If it’s a question about insulin it’s going to be about onset times and things like that, so you just need to know what those questions are going to be on any given subject and any given area of nursing.

Then you just need to take those tests and understand what those are, and then pass those exams. You can do this. Those are my five tips for you. Go to the teacher, take the end of chapter exam, study guide, and CD exams, read the book Test Success, create your free account on NRSNG today.

Conclusion

Those are my tips for you. You can do this. There are so many students that have the exact same struggle you’re having. Stick with it. You’ll be fine. We will talk to you soon. Okay guys, happy nursing and have a great day.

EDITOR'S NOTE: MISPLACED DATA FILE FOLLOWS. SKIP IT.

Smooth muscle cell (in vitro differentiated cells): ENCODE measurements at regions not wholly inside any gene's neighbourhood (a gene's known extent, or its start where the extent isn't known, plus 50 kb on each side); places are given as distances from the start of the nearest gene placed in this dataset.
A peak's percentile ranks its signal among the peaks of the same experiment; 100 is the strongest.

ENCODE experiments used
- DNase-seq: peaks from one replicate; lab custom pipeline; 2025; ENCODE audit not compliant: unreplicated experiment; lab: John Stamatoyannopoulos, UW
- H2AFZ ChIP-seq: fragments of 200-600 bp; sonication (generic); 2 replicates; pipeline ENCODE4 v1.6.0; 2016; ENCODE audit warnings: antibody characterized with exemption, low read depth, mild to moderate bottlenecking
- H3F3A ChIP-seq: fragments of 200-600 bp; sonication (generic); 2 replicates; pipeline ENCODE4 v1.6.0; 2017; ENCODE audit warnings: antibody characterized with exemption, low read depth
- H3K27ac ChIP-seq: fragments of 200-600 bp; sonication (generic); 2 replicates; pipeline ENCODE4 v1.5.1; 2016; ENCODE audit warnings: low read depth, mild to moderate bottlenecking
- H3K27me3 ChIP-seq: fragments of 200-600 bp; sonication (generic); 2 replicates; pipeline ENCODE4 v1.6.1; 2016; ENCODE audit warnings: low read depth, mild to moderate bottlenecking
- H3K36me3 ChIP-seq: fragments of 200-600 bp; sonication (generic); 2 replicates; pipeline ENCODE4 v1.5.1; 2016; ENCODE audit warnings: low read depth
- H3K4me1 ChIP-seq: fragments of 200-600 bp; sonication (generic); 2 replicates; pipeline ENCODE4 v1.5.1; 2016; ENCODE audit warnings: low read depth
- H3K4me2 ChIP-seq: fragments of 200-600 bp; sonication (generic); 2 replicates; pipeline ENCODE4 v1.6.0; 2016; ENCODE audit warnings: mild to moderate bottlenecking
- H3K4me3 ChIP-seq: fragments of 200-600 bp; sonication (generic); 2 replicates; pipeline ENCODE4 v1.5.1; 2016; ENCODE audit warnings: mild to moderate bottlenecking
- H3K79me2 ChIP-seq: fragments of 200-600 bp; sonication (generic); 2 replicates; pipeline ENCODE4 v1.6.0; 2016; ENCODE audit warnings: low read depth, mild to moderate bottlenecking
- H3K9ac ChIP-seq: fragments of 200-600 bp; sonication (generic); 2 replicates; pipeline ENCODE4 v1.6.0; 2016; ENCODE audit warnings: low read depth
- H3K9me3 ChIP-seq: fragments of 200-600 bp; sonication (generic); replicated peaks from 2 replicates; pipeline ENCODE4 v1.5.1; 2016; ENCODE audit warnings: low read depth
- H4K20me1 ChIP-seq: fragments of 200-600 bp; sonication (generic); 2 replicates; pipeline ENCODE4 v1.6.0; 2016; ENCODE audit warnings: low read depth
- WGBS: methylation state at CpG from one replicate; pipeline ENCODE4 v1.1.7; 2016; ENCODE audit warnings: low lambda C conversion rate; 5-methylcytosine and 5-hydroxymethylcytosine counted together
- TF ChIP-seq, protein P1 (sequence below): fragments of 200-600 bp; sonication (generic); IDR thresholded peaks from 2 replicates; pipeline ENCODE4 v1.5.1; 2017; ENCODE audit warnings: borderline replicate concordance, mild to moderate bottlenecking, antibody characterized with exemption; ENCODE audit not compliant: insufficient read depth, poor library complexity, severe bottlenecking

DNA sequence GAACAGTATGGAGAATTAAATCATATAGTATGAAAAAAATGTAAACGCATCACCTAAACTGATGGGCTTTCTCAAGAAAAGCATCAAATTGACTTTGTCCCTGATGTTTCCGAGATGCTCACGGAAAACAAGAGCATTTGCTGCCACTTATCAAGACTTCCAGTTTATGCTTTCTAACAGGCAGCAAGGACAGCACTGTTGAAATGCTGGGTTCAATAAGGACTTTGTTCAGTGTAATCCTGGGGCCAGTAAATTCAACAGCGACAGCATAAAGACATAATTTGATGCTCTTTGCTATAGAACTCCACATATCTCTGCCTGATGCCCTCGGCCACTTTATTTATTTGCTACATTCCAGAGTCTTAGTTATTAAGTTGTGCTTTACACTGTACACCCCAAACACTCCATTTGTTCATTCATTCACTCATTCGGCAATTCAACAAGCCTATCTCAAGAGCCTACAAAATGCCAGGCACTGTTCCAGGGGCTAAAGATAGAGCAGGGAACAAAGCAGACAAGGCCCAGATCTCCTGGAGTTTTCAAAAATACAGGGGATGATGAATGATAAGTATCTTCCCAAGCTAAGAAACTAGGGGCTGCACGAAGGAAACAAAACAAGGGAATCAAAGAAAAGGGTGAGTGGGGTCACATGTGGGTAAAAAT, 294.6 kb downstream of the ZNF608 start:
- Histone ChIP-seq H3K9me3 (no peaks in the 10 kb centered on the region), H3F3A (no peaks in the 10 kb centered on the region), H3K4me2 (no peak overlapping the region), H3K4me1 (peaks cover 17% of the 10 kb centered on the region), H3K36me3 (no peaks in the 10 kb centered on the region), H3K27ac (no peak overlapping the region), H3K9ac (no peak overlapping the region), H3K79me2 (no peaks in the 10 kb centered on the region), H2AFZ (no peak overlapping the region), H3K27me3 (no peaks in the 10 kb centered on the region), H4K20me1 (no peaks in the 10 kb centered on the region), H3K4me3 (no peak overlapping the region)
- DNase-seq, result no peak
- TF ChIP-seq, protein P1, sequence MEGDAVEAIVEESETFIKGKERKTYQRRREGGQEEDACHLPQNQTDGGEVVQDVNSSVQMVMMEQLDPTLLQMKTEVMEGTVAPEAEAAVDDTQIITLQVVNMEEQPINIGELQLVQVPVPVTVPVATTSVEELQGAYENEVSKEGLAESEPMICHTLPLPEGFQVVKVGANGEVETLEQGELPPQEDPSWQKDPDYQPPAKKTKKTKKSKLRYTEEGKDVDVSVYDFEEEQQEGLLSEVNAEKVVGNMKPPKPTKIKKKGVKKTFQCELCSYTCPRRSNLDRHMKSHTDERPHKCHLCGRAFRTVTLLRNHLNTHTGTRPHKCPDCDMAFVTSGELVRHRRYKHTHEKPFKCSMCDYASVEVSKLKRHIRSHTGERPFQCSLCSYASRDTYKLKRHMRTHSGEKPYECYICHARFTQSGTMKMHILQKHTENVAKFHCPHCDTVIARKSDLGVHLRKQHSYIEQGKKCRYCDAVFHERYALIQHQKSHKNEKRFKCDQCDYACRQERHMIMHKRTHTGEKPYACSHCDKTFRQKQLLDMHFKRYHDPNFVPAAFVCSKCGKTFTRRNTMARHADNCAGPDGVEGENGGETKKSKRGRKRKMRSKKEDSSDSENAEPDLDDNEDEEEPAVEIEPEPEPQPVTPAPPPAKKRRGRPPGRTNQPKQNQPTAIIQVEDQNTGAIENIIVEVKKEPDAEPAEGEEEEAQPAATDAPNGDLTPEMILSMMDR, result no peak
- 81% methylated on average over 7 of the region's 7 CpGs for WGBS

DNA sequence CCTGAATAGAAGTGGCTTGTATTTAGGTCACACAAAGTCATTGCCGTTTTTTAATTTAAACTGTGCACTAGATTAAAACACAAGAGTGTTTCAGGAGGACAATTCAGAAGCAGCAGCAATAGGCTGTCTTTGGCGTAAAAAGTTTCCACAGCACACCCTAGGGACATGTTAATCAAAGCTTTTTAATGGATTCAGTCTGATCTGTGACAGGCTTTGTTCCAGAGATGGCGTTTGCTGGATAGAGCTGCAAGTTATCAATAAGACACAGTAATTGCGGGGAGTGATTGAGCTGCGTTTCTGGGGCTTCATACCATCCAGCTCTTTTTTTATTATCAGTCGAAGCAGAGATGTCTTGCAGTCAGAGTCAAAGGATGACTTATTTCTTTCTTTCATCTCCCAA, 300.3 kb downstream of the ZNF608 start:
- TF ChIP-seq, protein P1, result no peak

Do you have other tips?  Share them in the comments below!

The post Ep36: A+ Student to Barely Passing . . . Help! appeared first on NRSNG.

Apr 12 2019

10mins

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The NRSNG Radio App Is Live . . . And It’s Free

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I’m pumped to share the brand new NRSNG Podcast app with y’all.  I call it the NRSNG Radio app . . . we’ve taken all of our podcasts and put them into an easy to use app so you can listen anytime, anywhere . . . best part?  It’s free.  You can download for iOS or Android at: https://www.nrsng.com/podcastapp

The post The NRSNG Radio App Is Live . . . And It’s Free appeared first on NRSNG.

Jan 14 2019

6mins

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Verapamil (Isoptin) Nursing Pharmacology Considerations

Jan 11 2019

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Tetracycline (Doxycycline) Nursing Pharmacology Considerations